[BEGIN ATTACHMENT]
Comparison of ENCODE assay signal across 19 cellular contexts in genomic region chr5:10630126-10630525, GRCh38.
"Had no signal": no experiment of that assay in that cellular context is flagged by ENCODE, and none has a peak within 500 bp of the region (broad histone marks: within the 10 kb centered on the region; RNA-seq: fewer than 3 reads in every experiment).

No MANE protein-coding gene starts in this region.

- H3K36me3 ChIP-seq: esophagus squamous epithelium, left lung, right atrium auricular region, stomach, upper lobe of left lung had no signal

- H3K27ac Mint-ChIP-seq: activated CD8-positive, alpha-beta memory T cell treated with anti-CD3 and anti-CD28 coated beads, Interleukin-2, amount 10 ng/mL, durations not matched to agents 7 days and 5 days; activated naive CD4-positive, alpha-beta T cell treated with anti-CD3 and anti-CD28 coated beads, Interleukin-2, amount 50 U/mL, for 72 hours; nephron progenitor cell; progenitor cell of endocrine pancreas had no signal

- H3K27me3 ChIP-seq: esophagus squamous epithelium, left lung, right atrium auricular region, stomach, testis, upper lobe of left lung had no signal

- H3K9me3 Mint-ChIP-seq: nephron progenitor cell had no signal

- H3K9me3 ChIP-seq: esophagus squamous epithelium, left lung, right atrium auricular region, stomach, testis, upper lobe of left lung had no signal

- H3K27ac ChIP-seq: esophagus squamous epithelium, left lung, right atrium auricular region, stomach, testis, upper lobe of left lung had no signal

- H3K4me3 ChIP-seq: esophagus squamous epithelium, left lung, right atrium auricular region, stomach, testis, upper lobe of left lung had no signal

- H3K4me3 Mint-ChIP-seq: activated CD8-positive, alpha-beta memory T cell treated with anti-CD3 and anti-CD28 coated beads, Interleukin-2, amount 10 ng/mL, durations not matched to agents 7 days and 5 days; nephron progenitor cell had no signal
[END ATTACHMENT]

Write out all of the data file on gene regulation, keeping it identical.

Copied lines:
Comparison of ENCODE assay signal across 19 cellular contexts in genomic region chr5:10630126-10630525, GRCh38.
"Had no signal": no experiment of that assay in that cellular context is flagged by ENCODE, and none has a peak within 500 bp of the region (broad histone marks: within the 10 kb centered on the region; RNA-seq: fewer than 3 reads in every experiment).

No MANE protein-coding gene starts in this region.

- H3K36me3 ChIP-seq: esophagus squamous epithelium, left lung, right atrium auricular region, stomach, upper lobe of left lung had no signal

- H3K27ac Mint-ChIP-seq: activated CD8-positive, alpha-beta memory T cell treated with anti-CD3 and anti-CD28 coated beads, Interleukin-2, amount 10 ng/mL, durations not matched to agents 7 days and 5 days; activated naive CD4-positive, alpha-beta T cell treated with anti-CD3 and anti-CD28 coated beads, Interleukin-2, amount 50 U/mL, for 72 hours; nephron progenitor cell; progenitor cell of endocrine pancreas had no signal

- H3K27me3 ChIP-seq: esophagus squamous epithelium, left lung, right atrium auricular region, stomach, testis, upper lobe of left lung had no signal

- H3K9me3 Mint-ChIP-seq: nephron progenitor cell had no signal

- H3K9me3 ChIP-seq: esophagus squamous epithelium, left lung, right atrium auricular region, stomach, testis, upper lobe of left lung had no signal

- H3K27ac ChIP-seq: esophagus squamous epithelium, left lung, right atrium auricular region, stomach, testis, upper lobe of left lung had no signal

- H3K4me3 ChIP-seq: esophagus squamous epithelium, left lung, right atrium auricular region, stomach, testis, upper lobe of left lung had no signal

- H3K4me3 Mint-ChIP-seq: activated CD8-positive, alpha-beta memory T cell treated with anti-CD3 and anti-CD28 coated beads, Interleukin-2, amount 10 ng/mL, durations not matched to agents 7 days and 5 days; nephron progenitor cell had no signal